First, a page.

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Are Wearables Fit for Clinical Trials?

Wearable technology for clinical trial purposes will require companies to develop a clear strategy and meet stringent requirements

The incorporation of wearable technology devices into clinical trials is attracting attention from both healthcare and life science laboratories, as well as the boardroom. Wearables are already pervasive in the consumer world for fitness and health, and they seem a logical fit in the world of clinical trials.

At this point, however, hype far outweighs solid examples of wearables in clinical trials, according to Michael Shanler, research director at Gartner.

“A plethora of formidable hurdles lie ahead, including a challenging infrastructure, as well as validation, security, privacy and protocol development issues,” said Mr. Shanler. “Nevertheless, plenty of potential players are checking out the boundaries of what they foresee could be a lucrative market.”

Gartner estimates that, by 2017, although the use of mobile devices will explode, wearable devices will be leveraged in fewer than 10 percent of clinical trials. Success will hinge on the ability to integrate wearables with data exchanges and cloud-based analytics, and then connect to e-clinical systems.

For healthcare and life science companies to take full advantage of the potential offered by wearables, they will need a well-grounded strategy that ensures that investments in technologies support not only good health outcomes, but also a viable business outcome.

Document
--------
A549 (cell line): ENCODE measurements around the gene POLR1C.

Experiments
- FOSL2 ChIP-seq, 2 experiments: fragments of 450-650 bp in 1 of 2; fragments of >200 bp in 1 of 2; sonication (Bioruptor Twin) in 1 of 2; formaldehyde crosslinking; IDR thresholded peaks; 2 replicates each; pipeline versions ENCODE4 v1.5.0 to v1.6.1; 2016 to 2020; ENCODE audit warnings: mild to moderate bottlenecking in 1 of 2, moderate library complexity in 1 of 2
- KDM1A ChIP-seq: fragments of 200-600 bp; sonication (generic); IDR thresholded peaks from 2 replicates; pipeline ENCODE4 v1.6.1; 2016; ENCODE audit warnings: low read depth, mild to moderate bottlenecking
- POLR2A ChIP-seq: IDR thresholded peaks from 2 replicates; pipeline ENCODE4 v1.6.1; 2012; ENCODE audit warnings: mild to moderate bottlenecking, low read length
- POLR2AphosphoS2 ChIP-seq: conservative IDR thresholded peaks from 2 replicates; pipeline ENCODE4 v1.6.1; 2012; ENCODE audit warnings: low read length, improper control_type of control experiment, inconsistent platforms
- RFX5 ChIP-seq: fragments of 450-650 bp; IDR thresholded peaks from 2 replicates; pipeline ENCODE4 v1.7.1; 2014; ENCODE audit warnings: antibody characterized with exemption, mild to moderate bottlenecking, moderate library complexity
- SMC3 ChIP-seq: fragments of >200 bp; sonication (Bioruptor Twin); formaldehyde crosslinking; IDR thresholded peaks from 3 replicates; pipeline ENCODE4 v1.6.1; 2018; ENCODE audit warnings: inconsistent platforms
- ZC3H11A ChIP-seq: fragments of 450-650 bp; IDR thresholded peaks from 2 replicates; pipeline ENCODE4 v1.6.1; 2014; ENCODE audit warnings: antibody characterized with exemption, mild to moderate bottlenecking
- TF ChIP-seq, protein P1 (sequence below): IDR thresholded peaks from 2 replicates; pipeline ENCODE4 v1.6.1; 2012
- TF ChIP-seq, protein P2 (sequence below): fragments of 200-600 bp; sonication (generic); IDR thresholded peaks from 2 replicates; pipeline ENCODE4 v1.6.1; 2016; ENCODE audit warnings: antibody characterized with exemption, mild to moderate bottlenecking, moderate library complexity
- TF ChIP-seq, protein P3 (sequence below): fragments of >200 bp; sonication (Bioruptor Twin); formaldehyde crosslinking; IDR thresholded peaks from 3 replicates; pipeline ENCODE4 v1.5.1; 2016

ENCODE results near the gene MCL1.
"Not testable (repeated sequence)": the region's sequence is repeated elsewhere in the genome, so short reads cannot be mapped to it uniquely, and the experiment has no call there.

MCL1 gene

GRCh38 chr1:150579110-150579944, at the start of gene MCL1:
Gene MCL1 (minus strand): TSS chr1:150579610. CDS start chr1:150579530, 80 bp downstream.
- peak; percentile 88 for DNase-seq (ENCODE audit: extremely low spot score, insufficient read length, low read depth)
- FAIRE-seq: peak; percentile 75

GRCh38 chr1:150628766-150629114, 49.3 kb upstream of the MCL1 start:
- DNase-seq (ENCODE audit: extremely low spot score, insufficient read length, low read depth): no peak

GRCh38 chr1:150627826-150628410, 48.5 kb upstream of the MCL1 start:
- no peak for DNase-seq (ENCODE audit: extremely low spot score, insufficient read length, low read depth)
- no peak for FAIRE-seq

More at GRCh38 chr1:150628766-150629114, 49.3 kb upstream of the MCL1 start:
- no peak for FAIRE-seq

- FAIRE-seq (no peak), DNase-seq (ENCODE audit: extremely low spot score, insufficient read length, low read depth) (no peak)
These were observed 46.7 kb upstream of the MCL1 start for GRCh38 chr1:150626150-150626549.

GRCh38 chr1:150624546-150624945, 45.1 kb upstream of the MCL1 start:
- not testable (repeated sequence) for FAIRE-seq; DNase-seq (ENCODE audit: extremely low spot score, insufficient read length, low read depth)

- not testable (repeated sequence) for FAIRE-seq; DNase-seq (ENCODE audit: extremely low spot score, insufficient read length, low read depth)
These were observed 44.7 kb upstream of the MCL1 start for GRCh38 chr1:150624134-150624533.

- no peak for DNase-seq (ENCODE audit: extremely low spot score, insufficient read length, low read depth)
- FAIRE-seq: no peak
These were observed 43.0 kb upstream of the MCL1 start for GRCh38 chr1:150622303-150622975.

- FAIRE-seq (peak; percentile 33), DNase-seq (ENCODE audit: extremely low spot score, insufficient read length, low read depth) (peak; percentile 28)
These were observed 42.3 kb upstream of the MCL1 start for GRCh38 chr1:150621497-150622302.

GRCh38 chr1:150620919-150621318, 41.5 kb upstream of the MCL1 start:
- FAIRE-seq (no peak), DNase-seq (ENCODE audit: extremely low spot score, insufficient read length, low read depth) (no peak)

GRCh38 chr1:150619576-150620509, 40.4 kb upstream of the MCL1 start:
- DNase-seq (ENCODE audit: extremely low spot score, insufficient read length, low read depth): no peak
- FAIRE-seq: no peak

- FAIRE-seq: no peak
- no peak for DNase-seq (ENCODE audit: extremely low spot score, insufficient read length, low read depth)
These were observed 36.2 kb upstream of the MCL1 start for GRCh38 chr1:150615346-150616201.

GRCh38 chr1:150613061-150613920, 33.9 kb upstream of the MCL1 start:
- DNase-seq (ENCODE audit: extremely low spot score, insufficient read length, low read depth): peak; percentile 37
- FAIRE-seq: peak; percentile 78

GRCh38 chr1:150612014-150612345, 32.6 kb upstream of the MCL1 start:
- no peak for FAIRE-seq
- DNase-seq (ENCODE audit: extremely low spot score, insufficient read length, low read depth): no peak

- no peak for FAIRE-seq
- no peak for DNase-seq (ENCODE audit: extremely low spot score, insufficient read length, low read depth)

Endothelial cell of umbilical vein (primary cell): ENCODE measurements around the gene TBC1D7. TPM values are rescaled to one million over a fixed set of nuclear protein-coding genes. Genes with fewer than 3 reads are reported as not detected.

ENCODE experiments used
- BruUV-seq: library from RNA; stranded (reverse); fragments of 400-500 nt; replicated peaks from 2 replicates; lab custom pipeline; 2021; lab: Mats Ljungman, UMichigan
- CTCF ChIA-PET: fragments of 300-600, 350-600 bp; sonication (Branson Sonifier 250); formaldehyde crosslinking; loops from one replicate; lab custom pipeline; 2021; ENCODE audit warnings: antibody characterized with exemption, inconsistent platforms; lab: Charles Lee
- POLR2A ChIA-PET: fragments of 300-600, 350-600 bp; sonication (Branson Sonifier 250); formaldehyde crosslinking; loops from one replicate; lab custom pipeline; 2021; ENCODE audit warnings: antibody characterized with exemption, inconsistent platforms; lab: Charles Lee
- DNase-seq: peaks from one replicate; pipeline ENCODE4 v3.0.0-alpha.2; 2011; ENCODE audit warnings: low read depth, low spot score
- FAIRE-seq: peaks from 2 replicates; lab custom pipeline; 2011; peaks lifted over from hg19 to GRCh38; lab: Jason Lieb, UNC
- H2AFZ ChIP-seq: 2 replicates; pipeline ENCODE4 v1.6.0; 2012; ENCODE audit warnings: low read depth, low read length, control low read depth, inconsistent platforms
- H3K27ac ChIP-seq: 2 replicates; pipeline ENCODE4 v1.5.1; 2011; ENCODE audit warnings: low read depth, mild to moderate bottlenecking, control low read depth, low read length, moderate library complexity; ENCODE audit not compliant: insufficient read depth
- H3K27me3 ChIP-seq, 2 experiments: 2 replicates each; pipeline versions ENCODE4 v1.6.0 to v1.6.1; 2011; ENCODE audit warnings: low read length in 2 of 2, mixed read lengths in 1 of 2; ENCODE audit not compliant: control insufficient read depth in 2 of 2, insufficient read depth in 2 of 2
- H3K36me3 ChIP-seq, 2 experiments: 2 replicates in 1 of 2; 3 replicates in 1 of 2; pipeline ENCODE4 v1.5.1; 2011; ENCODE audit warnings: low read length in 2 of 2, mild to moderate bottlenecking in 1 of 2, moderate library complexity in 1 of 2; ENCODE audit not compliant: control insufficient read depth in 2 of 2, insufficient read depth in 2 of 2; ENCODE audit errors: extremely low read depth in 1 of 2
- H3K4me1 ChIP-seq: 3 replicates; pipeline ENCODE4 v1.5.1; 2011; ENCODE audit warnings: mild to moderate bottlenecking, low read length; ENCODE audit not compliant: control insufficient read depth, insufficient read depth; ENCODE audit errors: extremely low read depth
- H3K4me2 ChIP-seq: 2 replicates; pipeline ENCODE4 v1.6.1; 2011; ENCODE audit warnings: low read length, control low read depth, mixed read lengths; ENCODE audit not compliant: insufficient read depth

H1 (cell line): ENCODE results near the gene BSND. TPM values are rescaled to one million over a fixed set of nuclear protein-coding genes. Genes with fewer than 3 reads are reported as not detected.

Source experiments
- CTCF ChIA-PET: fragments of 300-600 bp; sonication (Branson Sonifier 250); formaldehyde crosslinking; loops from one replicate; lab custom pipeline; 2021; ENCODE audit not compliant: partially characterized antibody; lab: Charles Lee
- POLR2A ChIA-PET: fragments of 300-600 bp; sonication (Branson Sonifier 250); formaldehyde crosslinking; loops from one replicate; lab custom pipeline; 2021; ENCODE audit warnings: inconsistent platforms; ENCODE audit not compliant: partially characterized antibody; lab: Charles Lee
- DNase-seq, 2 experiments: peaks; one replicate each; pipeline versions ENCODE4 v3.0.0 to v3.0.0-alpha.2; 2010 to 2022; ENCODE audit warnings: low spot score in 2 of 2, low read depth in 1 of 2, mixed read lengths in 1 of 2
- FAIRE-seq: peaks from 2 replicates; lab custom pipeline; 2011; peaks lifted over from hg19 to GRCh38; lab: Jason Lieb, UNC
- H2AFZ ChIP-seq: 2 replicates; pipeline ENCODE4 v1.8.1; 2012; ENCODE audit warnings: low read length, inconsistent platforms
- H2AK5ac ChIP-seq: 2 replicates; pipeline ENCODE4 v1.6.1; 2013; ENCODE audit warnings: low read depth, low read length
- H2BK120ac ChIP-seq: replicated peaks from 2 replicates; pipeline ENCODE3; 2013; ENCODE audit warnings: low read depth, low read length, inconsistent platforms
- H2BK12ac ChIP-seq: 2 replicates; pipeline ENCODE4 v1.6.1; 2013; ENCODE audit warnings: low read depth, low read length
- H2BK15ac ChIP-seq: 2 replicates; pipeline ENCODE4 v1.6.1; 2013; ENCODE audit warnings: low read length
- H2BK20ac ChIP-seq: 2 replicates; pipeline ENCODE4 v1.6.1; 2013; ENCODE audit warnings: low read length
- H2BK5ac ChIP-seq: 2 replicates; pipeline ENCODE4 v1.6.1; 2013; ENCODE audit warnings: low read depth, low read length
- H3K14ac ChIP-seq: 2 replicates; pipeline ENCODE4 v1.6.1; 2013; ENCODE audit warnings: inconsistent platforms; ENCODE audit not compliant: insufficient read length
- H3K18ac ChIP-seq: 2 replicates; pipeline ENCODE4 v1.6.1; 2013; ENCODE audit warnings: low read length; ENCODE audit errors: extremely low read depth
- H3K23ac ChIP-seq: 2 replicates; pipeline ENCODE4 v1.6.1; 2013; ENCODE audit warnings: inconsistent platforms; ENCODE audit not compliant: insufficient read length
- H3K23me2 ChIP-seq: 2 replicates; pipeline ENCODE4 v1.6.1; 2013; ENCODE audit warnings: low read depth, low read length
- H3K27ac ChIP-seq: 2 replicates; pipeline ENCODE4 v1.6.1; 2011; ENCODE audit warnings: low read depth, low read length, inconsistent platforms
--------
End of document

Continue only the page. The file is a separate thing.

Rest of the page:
Map a Clear Business Benefit Outcome as Part of Your Technology Development Strategy for Using Wearables to Augment Clinical Trials

Although smartphones have proven effective for supporting the recruiting phase of clinical trials, the next step of using wearables with multiple health and activity sensors is very much in its early days.

“Seismic shifts in this market will not happen until the pharmaceutical lobby has confidence in the underlying systems supporting wearables, and that means that clinical validation expertise for wearables must improve,” said Mr. Shanler. “Right now, the big IT consultant firms barely understand the clinical domain, let alone the clinical wearable domain, which will be even more specialized. Tech startup and niche technology players will play a role with unique, and sometimes disruptive advances, but they are too small to provide the necessary confidence to the larger pharma.”

Since incorporating wearables into clinical trials will also require new processes and tools, new e-clinical partner models and technology partnerships will evolve. Most companies still do not know what to do with, or how to handle, wearable-generated data, so it will be up to healthcare and life science CIOs and IT leaders to suggest workflow and dashboards.

Ensure Wearables Meet Requirements for Regulatory Compliance and Information Security, and Can Operate in Clinical Conditions

In the long term, wearables will require better hardware, better sensors, and tighter integration into a mobile health (m-health) ecosystem that provides industry standards for maintaining health data integrity and security.

Current trends in miniaturization and growth of the Internet of Things (IoT) pretty much ensure that the eventual evolution of a viable m-health ecosystem is a question of “when” rather than “if.” In the meantime many questions need to be addressed around data, calibration, compliance and performance.

Gartner clients can learn more in the report “Develop Partner Strategies To Find Early Success With Wearables in Clinical Trials.” This is part of the Gartner Special Report “The Practicalities of Implementing the Internet of Things”, a research collection focused on how IoT will create new opportunities and challenges for enterprises.

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